Sunday, September 2, 2012

Mystified Miner Musings

Happy Labor Day weekend, everyone!

I saw season 5’s The Mystified Miner again, in full, Friday night. I had wondered if I would feel any different about it, but I didn’t in the least. If anything, I was more irritated than before! And I discovered other things I’d forgotten that irritated me too.

The plot itself is very intense and exciting, between Kathie Browne guesting and a shoebox of money and the two mysteriously appearing and disappearing Amelia Cornings. My most favorite scene is when Perry, Paul, Tragg, Andy, and Brice find the crooks’ hideout and save the real Amelia Corning. It’s quite different from most other episodes! I figured Mrs. Corning was probably dead. It was a thrill to realize she had been kidnapped and was still alive.

This one is based on a book, and if the plot in it is anything like this episode, I stand by my opinion that Gardner really knew to write a good plot. It’s some of the details within said plot that he had some trouble with.

As previously mentioned here more than once, Perry really pulls a doozy of a stunt in this one. Actually, he pulls more than one. Having a lab man go over the car to satisfy himself as to fingerprints and blood? I don’t recall him ever going that far in any other episode. He always respected the police and stood back to let them do whatever they had to with vehicles and homes and whatnot. The only other time I remember him fooling around with a murder scene is in the very first episode, The Restless Redhead, when he fires a gun and makes two new bullet holes in the area so it looks like his client’s gun fired those harmless shots. Good grief, Counselor!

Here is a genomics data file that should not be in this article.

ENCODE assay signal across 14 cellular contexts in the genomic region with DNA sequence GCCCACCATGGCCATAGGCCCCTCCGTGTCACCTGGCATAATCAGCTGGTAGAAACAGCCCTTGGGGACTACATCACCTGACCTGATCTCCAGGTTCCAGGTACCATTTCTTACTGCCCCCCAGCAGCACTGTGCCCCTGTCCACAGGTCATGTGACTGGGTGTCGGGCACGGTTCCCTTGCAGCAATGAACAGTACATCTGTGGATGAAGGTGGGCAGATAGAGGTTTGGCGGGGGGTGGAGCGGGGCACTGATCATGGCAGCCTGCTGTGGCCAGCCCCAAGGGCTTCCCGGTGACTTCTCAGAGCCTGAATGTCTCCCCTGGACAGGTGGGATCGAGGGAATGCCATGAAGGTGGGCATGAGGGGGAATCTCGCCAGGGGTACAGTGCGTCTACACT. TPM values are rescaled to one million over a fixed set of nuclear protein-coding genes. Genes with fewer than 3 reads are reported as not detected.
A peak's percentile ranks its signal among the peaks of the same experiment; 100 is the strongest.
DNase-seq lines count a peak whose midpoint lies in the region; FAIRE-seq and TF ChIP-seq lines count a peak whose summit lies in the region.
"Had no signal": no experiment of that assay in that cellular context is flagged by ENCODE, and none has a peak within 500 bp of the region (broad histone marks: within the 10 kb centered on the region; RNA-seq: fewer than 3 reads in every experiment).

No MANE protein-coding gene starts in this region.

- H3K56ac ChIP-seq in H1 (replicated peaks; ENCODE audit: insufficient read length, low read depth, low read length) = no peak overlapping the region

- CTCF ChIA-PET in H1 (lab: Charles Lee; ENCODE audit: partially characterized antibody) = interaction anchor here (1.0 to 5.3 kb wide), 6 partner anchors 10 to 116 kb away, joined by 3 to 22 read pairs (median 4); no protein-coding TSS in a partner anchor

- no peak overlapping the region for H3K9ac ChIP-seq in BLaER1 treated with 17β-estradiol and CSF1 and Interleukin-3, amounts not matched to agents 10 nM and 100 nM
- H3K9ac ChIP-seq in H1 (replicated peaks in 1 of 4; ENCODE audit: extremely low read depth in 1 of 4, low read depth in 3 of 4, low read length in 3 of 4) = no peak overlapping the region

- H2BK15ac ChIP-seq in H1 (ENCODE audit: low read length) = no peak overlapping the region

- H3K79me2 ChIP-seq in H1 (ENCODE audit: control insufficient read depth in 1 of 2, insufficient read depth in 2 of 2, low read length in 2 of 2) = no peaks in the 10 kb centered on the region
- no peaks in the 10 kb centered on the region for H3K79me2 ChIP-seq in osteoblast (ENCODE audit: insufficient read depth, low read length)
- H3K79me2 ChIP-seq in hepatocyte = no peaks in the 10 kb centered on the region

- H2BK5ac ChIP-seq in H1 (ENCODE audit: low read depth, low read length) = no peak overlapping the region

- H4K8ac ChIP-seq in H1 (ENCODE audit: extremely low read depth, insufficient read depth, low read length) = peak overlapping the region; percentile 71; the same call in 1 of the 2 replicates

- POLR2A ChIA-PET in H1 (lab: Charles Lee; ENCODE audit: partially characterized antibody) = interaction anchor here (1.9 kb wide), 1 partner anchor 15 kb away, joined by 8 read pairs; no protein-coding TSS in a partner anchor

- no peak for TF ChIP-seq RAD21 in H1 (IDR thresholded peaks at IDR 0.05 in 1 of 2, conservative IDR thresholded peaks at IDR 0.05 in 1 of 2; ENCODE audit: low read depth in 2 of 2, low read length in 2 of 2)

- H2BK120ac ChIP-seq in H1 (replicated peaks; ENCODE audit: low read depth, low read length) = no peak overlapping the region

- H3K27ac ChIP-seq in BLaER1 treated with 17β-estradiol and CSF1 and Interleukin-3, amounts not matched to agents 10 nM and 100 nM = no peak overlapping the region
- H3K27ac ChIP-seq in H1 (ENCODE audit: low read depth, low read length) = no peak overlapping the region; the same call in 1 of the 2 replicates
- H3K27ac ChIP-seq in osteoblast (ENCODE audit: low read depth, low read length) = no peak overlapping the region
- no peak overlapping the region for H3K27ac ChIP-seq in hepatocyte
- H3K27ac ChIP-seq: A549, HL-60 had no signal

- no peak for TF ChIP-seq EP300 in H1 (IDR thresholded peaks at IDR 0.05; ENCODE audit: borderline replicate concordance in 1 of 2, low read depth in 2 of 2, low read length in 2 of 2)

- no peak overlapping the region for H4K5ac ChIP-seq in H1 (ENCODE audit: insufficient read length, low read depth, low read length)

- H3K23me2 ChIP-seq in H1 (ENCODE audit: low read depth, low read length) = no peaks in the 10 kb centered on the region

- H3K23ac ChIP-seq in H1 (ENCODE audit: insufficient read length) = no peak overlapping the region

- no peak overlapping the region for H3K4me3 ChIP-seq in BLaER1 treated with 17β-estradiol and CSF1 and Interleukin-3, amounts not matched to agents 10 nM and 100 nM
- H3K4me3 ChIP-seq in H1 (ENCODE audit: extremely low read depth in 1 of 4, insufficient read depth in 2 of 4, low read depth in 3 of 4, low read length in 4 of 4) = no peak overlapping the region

(Then there's the infamous doorbell/buzzer antics in The Curious Bride. If I remember right, that location was across from the murder scene, instead of being the murder scene. It's still an integral part of the case, though. But that time it was brought to everyone's attention, and Perry was testing a witness, so it doesn't seem quite as bad as these other times.)

And then there’s the previously complained-of stunt with the car in this Mystified Miner episode, when he lets the air out of a tire and recruits a bunch of kids to change it, so their fingerprints will be all over the thing. That was terrible!

But you know, I think what annoys me the very most about those antics is something I just realized Friday night. Perry is way better and way cooler than to have to resort to such cheap shyster stunts. Those are the kinds of things he pulled in the early books, I’m told, where he really did come across at least somewhat as a shyster lawyer. I’m not sure why Gardner wanted to do that when he was supposed to be improving the public’s image of lawyers. Well, I suppose he must have succeeded with some people, anyway, or those first books would not have taken off. And I wouldn’t be surprised if he managed to take down some people’s opinions of the police and the district attorney at the same time.